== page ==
Dining

Take a Look Inside the New Noma

The second generation of René Redzepi's Copenhagen restaurant is here
Photos: Jason Loucas
The New Noma in Copenhagen

It may have opened a day late, but Noma 2.0, the second generation of René Redzepi's dining destination that's been frequently called the best restaurant in the world, opened its doors last month.

For the redesign, Redzepi turned to Danish architectural firm Bjarke Ingels and interior architect David Thulstrup, along with 120-year-old wood manufacturer Dinesen. The resulting space is filled with carefully sourced wood and natural materials that took longer than a year to install. "Our task was first and foremost to transform the natural tranquillity and balance of the forest into a harmonious feeling of well-being and ease and bring that into the new Noma," Dinesen tells Architectural Digest.

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And as The Wall Street Journal reports, the new Noma isn't necessarily a single restaurant per se, versus a sprawling complex connected by a series of glass-ceilinged corridors: There are now 11 buildings, which aside from the dining room and main kitchen, include a separate test kitchen, a fermentation lab, a meat-processing kitchen and a 7,500-square-foot wine storage unit. A canteen, a separate area with workout equipment and a sauna are also available for staff members to utilize.

  • Noma 2.0's dining room, which seats up to 40 diners.

  • It took over a year to curate and install the materials used in the restaurant.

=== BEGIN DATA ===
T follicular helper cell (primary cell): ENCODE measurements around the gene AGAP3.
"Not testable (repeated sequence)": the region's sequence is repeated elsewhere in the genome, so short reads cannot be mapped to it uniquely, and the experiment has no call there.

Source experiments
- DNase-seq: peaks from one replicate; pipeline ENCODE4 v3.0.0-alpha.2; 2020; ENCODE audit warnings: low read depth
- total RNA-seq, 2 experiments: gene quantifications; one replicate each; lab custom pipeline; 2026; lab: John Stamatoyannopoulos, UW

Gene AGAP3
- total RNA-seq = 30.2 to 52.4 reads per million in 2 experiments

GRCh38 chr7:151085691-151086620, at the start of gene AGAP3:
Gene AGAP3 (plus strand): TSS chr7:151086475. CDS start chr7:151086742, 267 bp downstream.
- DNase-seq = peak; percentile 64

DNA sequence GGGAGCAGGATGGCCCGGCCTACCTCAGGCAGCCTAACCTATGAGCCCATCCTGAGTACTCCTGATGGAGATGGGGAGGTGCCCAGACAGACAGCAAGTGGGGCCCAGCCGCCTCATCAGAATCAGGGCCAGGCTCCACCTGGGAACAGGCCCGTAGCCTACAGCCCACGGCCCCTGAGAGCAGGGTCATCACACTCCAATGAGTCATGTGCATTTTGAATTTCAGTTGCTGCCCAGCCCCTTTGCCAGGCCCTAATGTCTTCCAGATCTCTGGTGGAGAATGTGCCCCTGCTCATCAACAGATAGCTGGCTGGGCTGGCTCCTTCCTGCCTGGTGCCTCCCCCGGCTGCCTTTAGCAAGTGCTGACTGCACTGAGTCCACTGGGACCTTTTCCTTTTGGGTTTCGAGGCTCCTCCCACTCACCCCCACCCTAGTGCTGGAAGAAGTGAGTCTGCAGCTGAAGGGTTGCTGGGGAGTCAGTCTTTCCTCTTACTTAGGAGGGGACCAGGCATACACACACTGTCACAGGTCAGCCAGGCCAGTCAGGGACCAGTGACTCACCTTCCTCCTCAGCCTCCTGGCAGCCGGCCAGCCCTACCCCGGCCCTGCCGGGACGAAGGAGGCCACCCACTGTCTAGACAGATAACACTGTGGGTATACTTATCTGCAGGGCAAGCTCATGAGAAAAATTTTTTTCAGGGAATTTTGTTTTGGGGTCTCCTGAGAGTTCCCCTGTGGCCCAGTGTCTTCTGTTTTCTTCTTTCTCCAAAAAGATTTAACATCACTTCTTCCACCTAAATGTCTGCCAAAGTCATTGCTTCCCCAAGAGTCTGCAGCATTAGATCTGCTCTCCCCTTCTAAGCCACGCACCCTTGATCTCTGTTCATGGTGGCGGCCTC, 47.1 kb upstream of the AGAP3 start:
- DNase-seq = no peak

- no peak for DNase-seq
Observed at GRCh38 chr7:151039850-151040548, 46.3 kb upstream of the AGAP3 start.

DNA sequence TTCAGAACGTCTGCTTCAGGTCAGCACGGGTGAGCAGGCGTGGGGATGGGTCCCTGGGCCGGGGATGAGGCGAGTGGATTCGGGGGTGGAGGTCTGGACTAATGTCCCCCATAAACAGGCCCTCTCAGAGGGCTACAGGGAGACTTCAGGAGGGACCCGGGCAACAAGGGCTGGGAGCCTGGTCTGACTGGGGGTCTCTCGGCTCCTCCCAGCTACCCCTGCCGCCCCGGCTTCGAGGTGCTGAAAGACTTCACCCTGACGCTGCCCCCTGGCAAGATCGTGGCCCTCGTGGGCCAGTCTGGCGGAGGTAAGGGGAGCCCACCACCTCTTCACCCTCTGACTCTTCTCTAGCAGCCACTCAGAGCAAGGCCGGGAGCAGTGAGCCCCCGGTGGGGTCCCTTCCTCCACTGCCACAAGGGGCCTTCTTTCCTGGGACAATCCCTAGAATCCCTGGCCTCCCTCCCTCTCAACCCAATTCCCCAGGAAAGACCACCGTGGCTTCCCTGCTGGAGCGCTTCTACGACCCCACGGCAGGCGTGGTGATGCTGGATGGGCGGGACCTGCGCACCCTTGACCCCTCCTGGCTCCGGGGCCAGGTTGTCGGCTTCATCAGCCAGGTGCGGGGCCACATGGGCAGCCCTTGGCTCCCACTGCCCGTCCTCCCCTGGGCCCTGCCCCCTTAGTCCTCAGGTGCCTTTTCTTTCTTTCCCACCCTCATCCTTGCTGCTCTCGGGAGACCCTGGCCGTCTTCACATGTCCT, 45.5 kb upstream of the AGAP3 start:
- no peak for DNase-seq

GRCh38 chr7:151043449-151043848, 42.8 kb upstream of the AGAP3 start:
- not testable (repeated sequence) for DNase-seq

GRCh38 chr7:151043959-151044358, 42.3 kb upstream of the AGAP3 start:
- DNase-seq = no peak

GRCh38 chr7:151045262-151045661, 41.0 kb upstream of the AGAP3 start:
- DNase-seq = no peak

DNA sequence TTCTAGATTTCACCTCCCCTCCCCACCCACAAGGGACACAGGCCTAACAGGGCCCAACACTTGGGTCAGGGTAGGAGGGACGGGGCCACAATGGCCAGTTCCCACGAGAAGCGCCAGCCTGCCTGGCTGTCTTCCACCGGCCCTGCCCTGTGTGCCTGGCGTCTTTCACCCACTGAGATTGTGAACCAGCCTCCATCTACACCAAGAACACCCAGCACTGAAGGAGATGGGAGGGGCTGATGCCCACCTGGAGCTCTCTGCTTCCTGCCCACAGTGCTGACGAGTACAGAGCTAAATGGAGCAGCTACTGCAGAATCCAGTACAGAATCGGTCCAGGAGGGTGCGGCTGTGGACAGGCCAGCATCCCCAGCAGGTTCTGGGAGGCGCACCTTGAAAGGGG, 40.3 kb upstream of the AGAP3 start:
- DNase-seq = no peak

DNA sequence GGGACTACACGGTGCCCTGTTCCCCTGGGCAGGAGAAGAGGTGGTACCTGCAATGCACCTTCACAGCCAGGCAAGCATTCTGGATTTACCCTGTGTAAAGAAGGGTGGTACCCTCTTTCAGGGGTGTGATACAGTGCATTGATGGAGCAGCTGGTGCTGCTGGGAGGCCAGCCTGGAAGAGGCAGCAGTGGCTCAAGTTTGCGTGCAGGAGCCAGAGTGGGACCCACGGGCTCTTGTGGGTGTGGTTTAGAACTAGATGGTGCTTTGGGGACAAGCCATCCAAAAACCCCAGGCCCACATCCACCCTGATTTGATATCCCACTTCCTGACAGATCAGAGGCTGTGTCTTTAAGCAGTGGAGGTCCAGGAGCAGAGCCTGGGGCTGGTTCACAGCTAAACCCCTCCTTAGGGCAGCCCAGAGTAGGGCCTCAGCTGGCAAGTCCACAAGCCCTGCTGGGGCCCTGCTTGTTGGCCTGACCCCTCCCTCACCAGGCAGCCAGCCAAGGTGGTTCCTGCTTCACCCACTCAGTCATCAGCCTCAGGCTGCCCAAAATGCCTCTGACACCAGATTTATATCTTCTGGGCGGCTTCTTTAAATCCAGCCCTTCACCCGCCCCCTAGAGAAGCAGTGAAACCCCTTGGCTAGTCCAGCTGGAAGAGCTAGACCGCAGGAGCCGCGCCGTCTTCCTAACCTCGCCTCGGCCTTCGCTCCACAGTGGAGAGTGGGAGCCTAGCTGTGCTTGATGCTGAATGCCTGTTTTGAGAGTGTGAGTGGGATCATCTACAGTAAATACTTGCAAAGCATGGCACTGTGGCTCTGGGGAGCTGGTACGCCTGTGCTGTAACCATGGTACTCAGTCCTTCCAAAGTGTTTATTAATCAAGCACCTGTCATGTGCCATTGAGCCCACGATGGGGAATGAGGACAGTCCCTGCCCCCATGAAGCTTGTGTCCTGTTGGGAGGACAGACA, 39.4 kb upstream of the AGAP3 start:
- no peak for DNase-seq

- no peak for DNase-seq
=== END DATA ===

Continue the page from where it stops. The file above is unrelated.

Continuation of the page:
• René Redzepi in the new space. 

  • For the redesign, Redzepi turned to Danish architectural firm Bjarke Ingels and interior architect David Thulstrup.

  • A dish of stuffed clams on the seafood-focused menu.

  • Sea snail meat with horseradish butter served in a beeswax cup.

  • Sea snails also make an appearance in a savory broth flavored with kelp.

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In terms of the food, Redzepi is breaking the restaurant's menu into three distinct seasons, with a current focus on seafood. Diners are being served dishes like giant squid barely cooked in hot seaweed butter, fresh sea urchin covered in peeled pumpkin seeds and a sea snail broth fortified with maitake mushroom oil and kelp dashi.

If you missed your chance to snag tickets last November, you're going to be playing a long waiting game: Reservations for the entire seafood season sold out in less than 14 hours, while seats for the upcoming vegetable season (starting in June) appear to also be mostly filled.

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